The national average annual rate for car insurance for people who are retired is $917.65. This is less than the national average for someone who isn’t working, but isn’t retirement age; only $17 less, but still, it’s a savings.
In fact, these rates are among the most affordable in the nation if you compare them with people of various occupations. Scientists pay the lowest amount for auto insurance at $870.20 a year; only a $47.45 difference in cost.
A Big Myth Associated with Auto Insurance and Retirement
One of the most common myths regarding auto insurance rates and retirement is that your rates will automatically increase because you are an older driver.
The truth is that as you grow older, you will see an increase in your auto insurance rates; however, when you retire, you should see a decrease in those rates.
The reason for this is as you get older, your reflexes slow down. This isn’t picking on people over the age of 65; it is just a simple fact of life that as we age our bodies slow down.
As such, when you are still working and you are in this age group, the car insurance company views you as a higher risk driver.
Not as high as a teen driver, for example, because you do have experience on your side, but certainly higher than a 40-year-old driver who has experience but whose bodies aren’t misbehaving, as much, so far.
With that being said, when you retire the assumption is that you are going to be driving less. This will lead to a decrease in your rates, and often a significant decrease.
Of course, there are a number of other factors that will go into determining how much you will pay for your insurance that may negatively or positively affect your overall costs.
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Factors Determining Rates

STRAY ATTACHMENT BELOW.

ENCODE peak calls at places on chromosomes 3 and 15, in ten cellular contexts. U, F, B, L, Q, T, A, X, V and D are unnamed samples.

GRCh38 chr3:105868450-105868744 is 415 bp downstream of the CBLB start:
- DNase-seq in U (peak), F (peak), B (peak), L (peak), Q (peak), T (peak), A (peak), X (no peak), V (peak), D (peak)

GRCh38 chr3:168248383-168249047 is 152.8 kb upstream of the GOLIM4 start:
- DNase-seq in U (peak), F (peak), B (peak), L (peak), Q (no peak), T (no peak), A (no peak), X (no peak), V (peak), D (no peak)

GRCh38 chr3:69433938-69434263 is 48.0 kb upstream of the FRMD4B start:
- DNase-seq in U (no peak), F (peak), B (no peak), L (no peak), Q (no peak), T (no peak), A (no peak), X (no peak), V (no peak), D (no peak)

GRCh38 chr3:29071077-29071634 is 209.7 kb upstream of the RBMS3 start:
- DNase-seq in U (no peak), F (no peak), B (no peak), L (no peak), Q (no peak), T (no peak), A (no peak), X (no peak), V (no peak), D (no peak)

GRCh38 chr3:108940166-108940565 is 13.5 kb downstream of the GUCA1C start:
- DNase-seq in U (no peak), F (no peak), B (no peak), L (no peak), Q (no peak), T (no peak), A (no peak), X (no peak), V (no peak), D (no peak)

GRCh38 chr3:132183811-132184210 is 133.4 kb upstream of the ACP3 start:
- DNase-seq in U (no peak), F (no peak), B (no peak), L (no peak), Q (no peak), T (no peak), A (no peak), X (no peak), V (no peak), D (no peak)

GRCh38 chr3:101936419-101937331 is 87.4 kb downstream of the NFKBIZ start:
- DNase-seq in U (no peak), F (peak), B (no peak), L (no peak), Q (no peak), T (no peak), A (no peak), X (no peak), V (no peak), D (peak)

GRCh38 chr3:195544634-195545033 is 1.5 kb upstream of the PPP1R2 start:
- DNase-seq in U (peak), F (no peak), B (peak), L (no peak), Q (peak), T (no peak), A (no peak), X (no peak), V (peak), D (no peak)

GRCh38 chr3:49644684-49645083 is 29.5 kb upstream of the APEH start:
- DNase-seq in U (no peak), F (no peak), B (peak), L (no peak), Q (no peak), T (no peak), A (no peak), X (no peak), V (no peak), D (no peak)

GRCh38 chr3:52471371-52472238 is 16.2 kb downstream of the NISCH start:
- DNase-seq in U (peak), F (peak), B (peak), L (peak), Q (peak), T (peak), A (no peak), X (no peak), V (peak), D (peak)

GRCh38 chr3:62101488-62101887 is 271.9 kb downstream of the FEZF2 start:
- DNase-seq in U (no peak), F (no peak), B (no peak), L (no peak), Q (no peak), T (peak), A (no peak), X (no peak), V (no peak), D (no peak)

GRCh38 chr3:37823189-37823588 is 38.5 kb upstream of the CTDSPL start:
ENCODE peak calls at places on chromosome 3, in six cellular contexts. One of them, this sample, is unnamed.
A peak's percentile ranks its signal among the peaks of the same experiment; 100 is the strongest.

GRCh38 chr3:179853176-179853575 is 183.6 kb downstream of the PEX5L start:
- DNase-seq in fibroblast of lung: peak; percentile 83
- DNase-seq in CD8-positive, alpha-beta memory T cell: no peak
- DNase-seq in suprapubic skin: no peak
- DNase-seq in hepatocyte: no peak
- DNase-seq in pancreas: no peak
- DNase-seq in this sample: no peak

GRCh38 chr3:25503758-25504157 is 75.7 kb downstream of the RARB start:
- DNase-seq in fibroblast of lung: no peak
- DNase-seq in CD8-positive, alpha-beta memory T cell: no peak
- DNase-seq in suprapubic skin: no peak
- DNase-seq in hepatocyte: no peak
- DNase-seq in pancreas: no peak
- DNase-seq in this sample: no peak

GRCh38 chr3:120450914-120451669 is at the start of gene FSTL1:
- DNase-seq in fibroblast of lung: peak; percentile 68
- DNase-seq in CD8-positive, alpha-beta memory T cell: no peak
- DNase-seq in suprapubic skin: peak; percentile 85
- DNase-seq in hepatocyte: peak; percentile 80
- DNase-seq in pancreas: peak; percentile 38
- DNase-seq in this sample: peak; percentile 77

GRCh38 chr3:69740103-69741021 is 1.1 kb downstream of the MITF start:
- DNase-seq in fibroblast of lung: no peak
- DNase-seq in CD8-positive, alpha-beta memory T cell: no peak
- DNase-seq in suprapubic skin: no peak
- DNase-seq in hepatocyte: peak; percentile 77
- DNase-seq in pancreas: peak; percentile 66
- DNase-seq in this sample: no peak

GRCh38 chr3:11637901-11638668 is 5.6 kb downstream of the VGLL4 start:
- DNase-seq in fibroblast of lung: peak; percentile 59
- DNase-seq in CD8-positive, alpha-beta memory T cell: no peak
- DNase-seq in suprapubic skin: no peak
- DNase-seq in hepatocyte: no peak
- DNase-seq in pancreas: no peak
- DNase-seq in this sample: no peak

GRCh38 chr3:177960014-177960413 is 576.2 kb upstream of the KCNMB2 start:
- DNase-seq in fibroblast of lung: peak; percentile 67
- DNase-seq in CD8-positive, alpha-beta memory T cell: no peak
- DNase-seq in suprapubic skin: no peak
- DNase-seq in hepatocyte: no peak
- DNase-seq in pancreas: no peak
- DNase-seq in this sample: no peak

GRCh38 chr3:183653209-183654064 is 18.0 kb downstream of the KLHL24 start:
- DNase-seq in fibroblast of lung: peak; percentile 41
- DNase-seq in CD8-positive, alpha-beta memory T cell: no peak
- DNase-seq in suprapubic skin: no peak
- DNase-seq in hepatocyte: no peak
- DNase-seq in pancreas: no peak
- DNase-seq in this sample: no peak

If you are a retired person and you plan on traveling extensively and you are going to do all of the driving, then you aren’t going to see a decrease in rates; in fact, you might see an increase.
In addition, if you plan on driving an RV or a bus as you travel, then the insurance companies are going to consider you an even higher risk and increase your rates even further.
The good news is that if you have an impeccable driving record, then your rates won’t increase as much as they would if you had a terrible driving record.
Conversely, if you have a bad driving record already, your rates could easily become unaffordable.
As part of the determination of what your rates might be, the insurance company is going to ask you how much you plan to drive.
They have considerably lower rates for people who drive less than 12 miles a day because, according to RITA (Research and Innovative Technology Administration) and the Bureau of Transportation statistics, the average American drives 29 miles a day.
In addition, where you choose to live will help the insurance company determine your rates.
If you choose to live in a sleepy little town with less than 500 people where crime is low and car theft is non-existent, you will pay less than if you choose to live in a metropolis that faces high car theft rates as well as other crimes.
Each insurance company has their own factors that they use to determine your rates. These factors can include:
- Credit score
- Type of car driven
- Safety features on car
- Who is driving your vehicle
- How much you are driving
- Where you live
- Age and gender of each driver
- Your driving history
Saving More Money on Your Auto Insurance
Just because you’re an older driver, or you are already saving money because of your retirement status, doesn’t mean that you can’t save even more money. You need to ensure that you take advantage of every discount offered by your insurance company.
You can get discounts for:
- Safe driving
- Long-term customer
- Limited driving
- Safe car
- Anti-theft features
- Good credit
- Having a degree
- Being married
In addition, saving money means shopping around. You can save a lot of money just by ensuring that you take time to compare rates!